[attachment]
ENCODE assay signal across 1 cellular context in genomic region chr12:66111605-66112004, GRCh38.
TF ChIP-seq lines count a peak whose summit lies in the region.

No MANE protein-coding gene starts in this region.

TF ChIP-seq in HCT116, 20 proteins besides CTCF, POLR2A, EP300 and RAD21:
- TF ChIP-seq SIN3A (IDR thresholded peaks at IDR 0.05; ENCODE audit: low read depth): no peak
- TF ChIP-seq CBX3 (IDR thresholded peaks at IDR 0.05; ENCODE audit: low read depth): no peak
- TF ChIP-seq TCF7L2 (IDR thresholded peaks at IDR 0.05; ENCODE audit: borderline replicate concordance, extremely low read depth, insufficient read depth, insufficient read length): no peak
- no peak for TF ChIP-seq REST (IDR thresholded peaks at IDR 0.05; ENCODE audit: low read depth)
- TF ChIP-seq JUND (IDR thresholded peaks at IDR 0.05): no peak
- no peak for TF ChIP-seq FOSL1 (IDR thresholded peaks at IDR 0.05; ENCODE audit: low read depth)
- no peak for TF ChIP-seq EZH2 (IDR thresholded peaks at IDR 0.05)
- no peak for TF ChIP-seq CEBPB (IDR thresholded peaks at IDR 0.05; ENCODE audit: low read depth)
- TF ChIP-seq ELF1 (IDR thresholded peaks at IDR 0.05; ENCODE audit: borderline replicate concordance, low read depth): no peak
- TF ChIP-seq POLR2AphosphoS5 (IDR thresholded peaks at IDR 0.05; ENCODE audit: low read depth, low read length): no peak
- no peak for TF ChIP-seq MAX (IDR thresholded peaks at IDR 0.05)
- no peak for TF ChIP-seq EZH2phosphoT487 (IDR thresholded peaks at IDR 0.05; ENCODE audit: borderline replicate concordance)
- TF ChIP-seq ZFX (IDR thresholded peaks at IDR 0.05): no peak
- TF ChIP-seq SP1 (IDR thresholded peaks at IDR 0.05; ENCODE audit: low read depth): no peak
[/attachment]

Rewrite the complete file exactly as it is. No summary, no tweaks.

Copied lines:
ENCODE assay signal across 1 cellular context in genomic region chr12:66111605-66112004, GRCh38.
TF ChIP-seq lines count a peak whose summit lies in the region.

No MANE protein-coding gene starts in this region.

TF ChIP-seq in HCT116, 20 proteins besides CTCF, POLR2A, EP300 and RAD21:
- TF ChIP-seq SIN3A (IDR thresholded peaks at IDR 0.05; ENCODE audit: low read depth): no peak
- TF ChIP-seq CBX3 (IDR thresholded peaks at IDR 0.05; ENCODE audit: low read depth): no peak
- TF ChIP-seq TCF7L2 (IDR thresholded peaks at IDR 0.05; ENCODE audit: borderline replicate concordance, extremely low read depth, insufficient read depth, insufficient read length): no peak
- no peak for TF ChIP-seq REST (IDR thresholded peaks at IDR 0.05; ENCODE audit: low read depth)
- TF ChIP-seq JUND (IDR thresholded peaks at IDR 0.05): no peak
- no peak for TF ChIP-seq FOSL1 (IDR thresholded peaks at IDR 0.05; ENCODE audit: low read depth)
- no peak for TF ChIP-seq EZH2 (IDR thresholded peaks at IDR 0.05)
- no peak for TF ChIP-seq CEBPB (IDR thresholded peaks at IDR 0.05; ENCODE audit: low read depth)
- TF ChIP-seq ELF1 (IDR thresholded peaks at IDR 0.05; ENCODE audit: borderline replicate concordance, low read depth): no peak
- TF ChIP-seq POLR2AphosphoS5 (IDR thresholded peaks at IDR 0.05; ENCODE audit: low read depth, low read length): no peak
- no peak for TF ChIP-seq MAX (IDR thresholded peaks at IDR 0.05)
- no peak for TF ChIP-seq EZH2phosphoT487 (IDR thresholded peaks at IDR 0.05; ENCODE audit: borderline replicate concordance)
- TF ChIP-seq ZFX (IDR thresholded peaks at IDR 0.05): no peak
- TF ChIP-seq SP1 (IDR thresholded peaks at IDR 0.05; ENCODE audit: low read depth): no peak